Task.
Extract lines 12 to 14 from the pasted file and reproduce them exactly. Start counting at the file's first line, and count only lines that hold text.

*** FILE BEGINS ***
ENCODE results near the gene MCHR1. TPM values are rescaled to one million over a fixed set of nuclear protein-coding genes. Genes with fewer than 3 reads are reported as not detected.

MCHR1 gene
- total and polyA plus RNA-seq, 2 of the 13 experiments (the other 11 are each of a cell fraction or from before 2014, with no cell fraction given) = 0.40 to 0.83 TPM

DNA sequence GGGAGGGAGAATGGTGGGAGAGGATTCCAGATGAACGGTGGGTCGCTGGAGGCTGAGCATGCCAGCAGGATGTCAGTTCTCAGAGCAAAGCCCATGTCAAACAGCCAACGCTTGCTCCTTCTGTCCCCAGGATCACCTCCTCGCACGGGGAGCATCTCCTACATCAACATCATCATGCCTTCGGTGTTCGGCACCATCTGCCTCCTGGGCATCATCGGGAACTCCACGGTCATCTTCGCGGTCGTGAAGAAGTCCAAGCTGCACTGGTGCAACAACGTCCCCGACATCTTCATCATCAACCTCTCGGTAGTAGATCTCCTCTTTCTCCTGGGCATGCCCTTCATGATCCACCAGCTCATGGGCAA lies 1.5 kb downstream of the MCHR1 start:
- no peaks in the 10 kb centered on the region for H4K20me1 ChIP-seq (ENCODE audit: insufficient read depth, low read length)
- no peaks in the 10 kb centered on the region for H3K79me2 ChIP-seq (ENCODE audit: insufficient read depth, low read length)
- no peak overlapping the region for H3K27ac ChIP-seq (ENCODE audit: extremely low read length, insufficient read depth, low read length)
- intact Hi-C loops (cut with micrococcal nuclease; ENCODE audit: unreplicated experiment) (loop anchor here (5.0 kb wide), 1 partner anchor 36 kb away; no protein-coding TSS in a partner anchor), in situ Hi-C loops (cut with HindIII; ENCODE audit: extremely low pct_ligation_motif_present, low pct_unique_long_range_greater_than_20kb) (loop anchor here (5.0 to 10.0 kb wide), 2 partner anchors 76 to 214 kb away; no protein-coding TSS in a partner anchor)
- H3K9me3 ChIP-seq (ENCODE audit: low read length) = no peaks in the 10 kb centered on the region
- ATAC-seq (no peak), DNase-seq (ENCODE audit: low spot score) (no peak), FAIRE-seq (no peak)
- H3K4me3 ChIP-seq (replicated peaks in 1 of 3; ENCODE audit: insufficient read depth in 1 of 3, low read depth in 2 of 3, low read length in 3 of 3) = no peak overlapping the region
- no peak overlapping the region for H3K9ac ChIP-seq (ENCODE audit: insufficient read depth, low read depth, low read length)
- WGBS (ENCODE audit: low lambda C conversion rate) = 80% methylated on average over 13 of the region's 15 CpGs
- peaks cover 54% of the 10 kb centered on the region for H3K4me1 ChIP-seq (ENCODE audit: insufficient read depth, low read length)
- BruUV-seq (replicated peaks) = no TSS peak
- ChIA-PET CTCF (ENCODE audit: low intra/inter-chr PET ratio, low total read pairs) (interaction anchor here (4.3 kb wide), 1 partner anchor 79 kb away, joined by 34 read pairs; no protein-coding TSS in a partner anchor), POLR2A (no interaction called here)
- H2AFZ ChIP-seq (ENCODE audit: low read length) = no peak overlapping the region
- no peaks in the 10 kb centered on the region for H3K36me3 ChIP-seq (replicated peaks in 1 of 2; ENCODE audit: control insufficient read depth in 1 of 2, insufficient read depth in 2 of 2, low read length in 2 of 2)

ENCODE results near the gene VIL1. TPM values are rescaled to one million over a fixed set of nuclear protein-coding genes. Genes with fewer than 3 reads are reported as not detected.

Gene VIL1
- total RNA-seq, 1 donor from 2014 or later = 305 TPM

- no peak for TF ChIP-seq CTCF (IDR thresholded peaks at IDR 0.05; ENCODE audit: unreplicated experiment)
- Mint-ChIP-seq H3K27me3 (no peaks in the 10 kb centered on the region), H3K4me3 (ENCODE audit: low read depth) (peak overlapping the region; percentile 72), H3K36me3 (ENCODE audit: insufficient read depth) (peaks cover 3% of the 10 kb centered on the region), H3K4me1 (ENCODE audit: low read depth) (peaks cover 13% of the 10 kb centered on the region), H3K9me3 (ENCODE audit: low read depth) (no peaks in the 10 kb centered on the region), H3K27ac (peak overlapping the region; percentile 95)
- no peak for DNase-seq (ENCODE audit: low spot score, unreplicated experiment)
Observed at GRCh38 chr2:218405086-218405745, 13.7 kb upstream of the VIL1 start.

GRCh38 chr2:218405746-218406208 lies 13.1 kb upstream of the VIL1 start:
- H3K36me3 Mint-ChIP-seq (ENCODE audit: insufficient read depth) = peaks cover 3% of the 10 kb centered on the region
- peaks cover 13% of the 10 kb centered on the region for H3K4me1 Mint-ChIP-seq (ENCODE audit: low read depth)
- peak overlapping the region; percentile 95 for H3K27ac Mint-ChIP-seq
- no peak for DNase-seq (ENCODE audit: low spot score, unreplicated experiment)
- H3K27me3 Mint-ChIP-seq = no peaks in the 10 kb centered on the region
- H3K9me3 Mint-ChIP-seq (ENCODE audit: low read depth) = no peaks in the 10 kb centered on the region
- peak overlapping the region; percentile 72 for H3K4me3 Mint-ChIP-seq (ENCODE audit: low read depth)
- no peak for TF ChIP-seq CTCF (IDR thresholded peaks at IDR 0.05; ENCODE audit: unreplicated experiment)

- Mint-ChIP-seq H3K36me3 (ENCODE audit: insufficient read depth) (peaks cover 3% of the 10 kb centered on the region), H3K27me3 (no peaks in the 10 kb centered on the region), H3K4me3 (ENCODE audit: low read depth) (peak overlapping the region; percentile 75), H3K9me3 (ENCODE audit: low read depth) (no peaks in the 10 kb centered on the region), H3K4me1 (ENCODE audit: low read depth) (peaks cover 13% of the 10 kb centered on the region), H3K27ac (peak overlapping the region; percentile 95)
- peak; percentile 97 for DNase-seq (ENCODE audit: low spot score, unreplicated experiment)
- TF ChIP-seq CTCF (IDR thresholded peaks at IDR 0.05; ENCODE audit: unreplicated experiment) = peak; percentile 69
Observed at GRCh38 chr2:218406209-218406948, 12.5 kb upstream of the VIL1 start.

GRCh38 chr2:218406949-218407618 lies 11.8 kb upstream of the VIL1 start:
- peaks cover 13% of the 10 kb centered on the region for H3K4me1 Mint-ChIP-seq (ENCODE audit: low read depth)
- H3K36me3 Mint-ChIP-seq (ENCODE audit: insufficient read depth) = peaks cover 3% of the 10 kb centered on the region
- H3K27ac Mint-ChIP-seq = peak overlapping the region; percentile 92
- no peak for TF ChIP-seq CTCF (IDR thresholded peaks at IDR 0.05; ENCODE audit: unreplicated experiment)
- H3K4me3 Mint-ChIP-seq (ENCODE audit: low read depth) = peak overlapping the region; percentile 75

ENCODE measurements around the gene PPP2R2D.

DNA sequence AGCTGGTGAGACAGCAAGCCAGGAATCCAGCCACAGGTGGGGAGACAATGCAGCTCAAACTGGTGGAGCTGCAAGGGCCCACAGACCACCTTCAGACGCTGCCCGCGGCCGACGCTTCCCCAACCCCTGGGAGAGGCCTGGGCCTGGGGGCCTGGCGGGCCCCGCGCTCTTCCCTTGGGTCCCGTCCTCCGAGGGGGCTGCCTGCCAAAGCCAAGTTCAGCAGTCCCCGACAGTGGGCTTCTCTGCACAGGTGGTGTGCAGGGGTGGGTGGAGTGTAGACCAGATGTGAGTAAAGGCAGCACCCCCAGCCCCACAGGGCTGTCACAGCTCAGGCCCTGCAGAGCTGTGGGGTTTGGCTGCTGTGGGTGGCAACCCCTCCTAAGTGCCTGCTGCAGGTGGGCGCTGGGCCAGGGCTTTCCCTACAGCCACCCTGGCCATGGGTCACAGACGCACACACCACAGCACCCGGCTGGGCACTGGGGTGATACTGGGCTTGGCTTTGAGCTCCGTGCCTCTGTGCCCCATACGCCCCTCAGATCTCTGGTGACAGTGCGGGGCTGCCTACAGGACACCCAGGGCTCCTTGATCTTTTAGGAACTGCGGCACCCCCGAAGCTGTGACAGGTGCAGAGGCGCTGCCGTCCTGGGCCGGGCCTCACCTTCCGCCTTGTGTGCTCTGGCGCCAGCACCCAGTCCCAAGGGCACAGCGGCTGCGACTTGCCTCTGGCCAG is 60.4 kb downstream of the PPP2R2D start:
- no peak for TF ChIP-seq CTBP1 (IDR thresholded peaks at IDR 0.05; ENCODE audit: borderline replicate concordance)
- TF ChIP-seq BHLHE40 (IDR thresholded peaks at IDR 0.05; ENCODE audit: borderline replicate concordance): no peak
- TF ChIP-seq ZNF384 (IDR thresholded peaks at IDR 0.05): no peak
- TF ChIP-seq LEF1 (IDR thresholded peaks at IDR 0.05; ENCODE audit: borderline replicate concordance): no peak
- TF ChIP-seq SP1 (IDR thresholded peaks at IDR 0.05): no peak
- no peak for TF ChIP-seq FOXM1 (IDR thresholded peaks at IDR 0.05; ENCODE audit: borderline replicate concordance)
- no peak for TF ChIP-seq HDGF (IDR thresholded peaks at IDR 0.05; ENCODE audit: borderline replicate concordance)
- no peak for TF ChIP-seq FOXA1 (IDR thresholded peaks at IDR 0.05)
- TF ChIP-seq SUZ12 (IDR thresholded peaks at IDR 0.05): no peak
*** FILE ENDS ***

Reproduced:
- no peak overlapping the region for H3K9ac ChIP-seq (ENCODE audit: insufficient read depth, low read depth, low read length)
- WGBS (ENCODE audit: low lambda C conversion rate) = 80% methylated on average over 13 of the region's 15 CpGs
- peaks cover 54% of the 10 kb centered on the region for H3K4me1 ChIP-seq (ENCODE audit: insufficient read depth, low read length)